If it’s on a screen, there is always a way to capture it. So maybe in online meetings, act accordingly?
“Even with these restrictions, you can’t stop a participant from using their phone to record the session or using a separate software application to record.”
This issue reminds me of a time some years back when we were trying to save money on shipping training manuals around and looked at distributing PDF versions, but highly secured PDF versions to avoid people copying them and distributing them. (The manuals were part of the course that you paid for, distributing them gave away part of our training for free.) In the end, no matter what we did, there was always a way around it, and we had to accept that the best we could do was make somebody work hard to do it. So you could only open the PDF with a license, tied to a computer, and you could print it, once (not to PDF), if you wanted a hard copy, which of course, meant that you could also take those printed pages and scan them. We couldn’t really stop that.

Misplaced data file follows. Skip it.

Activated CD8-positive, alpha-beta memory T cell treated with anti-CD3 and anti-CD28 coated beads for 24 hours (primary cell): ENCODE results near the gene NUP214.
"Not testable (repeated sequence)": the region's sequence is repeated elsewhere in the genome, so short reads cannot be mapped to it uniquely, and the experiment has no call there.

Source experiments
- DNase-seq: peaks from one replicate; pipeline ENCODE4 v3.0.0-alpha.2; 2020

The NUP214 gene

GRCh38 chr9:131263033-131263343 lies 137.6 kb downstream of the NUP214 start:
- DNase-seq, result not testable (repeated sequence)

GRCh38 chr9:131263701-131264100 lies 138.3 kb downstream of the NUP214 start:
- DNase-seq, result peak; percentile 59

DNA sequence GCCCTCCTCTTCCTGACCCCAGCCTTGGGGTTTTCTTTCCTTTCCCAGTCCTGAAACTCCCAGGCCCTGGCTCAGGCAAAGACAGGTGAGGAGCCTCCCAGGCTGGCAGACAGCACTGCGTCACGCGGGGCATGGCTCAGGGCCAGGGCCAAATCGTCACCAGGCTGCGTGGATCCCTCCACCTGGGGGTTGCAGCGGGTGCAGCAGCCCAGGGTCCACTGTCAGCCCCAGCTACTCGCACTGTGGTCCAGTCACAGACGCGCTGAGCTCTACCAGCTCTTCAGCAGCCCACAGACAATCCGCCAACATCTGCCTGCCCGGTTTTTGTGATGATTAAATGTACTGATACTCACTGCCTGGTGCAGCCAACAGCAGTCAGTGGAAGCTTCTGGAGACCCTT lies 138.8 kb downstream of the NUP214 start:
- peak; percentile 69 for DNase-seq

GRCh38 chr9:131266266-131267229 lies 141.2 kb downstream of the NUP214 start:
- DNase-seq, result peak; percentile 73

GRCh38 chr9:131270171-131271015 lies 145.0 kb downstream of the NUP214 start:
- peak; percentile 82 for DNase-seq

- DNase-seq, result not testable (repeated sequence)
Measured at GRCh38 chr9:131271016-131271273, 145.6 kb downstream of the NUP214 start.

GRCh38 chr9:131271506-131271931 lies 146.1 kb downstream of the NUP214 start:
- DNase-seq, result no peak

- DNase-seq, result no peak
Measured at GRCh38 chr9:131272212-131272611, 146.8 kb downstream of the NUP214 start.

The same goes for your video conference meetings. You can disable all the stuff inside the meeting that you want, but someone with a cell phone or screen capture software can still record it.
Which makes for some interesting eDiscovery situations too. What if someone on your team did record it? What does that mean for your Information governance and eDiscovery plans?
Seems like it could get very messy, but, we’ve always had the potential for stuff to get really messy, nothing has really stopped folks from printing documents and making dozens of copies of them, and storing them much longer than any standard retention policies, now it’s just on video.